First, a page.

When you are planning your summer travel it always seems that there is never enough time to see and do everything that you want to see and do. If you are planning to visit Michigan’s Upper Peninsula, you’ll have a lot of choice of activities to see and do. How do you fit in everything? First, you ask a local what the must-see should be. We’ve traveled extensively in Michigan’s Upper Peninsula. As homeschoolers, this was part of our Michigan history research. This is our pared down, absolute top ten things to see and do in the Upper Peninsula.
Your tour begins as you drive over or sail under the majestic Mackinac Bridge and over into Lake Huron. Are you ready? Here we go!
St. Ignace is the first port of call over the bridge. You could spend many happy days in this historic city. If you have time for only one stop, then it must be to Castle Rock. Only a quarter to climb this limestone outcropping. And a nifty gift shop that kids will love.
Sault Ste. Marie: Almost due north of St. Ignace is the second oldest city in the United States, Sault Ste. Marie. Again there are dozens of wonderful venues, but the one must-see is of course the fascinating Soo Locks, which connect Lake Huron to Lake Superior by way of the St. Mary’s River. Stop in at the Visitor’s Center for a complete explanation of the maritime marvel.
Whitefish Point Light Station and Great Lakes Shipwreck Museum; The ill-fated freighter Edmund Fitzgerald sank along with a host of other ships near Whitefish Point and Whitefish Bay on Lake Superior in Paradise, MI. Tour the lighthouse and museum and visit the bird sanctuary. Take a glass bottom boat tour to view the wreckage of ships.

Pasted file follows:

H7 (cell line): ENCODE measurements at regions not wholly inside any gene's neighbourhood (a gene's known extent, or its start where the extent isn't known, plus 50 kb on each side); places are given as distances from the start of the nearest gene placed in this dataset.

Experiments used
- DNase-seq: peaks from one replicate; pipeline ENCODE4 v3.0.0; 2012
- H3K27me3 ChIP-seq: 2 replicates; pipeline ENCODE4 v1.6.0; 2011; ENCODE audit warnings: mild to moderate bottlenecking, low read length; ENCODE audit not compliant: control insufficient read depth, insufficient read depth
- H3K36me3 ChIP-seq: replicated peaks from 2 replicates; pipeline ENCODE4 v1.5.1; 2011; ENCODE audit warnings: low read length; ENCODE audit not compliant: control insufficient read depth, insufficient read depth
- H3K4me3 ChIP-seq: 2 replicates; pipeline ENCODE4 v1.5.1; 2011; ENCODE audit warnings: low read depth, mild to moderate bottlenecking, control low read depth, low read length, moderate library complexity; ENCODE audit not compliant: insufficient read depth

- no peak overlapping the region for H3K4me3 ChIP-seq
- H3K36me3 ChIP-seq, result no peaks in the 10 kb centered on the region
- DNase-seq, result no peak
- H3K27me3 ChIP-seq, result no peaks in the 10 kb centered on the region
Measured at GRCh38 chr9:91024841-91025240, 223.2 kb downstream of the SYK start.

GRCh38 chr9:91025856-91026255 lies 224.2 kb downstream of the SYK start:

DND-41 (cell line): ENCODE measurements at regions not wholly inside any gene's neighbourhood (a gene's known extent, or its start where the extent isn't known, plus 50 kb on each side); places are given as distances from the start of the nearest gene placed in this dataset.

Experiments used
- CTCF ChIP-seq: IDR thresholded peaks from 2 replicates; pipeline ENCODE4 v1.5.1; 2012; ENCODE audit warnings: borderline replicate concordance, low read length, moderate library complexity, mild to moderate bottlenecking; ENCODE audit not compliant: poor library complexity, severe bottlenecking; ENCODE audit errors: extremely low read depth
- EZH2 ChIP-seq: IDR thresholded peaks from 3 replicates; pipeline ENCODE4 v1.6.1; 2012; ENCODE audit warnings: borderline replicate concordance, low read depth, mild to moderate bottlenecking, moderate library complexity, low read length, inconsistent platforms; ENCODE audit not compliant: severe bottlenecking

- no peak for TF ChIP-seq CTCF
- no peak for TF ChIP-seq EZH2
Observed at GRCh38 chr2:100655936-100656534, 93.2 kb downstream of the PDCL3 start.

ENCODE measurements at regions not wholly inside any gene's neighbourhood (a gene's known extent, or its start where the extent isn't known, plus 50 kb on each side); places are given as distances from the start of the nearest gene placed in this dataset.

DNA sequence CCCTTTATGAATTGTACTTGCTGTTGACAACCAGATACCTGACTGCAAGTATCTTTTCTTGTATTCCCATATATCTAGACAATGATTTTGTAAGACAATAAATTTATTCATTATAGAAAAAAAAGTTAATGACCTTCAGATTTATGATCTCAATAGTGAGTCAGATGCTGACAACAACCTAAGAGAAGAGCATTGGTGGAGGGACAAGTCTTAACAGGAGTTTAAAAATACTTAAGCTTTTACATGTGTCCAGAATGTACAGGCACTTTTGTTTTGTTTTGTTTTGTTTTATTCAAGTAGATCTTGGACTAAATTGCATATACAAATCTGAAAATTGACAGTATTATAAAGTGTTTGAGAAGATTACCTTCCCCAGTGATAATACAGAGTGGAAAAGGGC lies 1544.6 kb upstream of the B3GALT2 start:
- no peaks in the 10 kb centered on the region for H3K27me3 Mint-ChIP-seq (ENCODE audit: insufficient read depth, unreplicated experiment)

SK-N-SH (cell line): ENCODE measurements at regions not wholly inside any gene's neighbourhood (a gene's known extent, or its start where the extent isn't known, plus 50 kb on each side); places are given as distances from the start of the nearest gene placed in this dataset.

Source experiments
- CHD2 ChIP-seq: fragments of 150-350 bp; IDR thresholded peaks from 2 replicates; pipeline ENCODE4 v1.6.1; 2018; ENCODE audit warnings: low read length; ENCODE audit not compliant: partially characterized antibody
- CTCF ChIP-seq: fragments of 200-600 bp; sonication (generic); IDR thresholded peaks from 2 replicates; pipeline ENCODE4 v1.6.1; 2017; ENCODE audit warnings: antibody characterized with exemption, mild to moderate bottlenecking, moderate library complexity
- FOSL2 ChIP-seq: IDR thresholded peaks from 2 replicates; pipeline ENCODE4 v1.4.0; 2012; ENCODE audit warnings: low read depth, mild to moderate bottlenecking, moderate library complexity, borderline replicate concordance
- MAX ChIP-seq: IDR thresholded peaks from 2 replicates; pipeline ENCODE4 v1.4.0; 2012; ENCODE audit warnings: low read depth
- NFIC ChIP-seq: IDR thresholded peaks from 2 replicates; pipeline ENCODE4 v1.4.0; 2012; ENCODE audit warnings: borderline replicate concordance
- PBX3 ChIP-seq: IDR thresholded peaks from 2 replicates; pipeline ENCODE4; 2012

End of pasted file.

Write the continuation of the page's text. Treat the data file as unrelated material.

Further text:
Tahquamenon Falls: Stop at the visitor’s center for a hiker’s guide to the upper and lower falls of the Tahquamenon River. Walk along cedar scented trails. Rent a rowboat. Wade out into the falls.
Newberry: On your way into the central region of the upper peninsula is a little city that time forgot. Visit Newberry has a historic lumbering camp museum. There is also a rather delightful self-guided nature hike in Newberry.
Fayette State Park: On the Garden Peninsula and Snail Shell Harbor, Fayette is an authentic ghost town in Michigan. Fayette was a small post civil war community that grew up around a pig iron smelting works and foundry. View twenty preserved buildings: homes, store, hotel, foundry and town hall. An interpretive center describes life in this late 19th century village.
Munising: Pictured Rocks boat tour. This is a rather pricey venue, but a view from Lake Superior is the only way to see the amazing limestone outcroppings known as Pictured Rocks.
Iron Mountain: Originally a mining area, Iron Mountain, in Iron County has a restored Iron Mine and mining exhibit.
Copper Harbor: On the Keewanau peninsula, Copper Harbor is the northernmost point in Michigan. Michigan is known for it copper, mined by natives and later by settlers.
Isle Royale: If you get to Copper Harbor, you must take a ferry out to Isle Royale. The entire island has no vehicles and no roads. Isle Royale is an entire state park and wildlife refuge.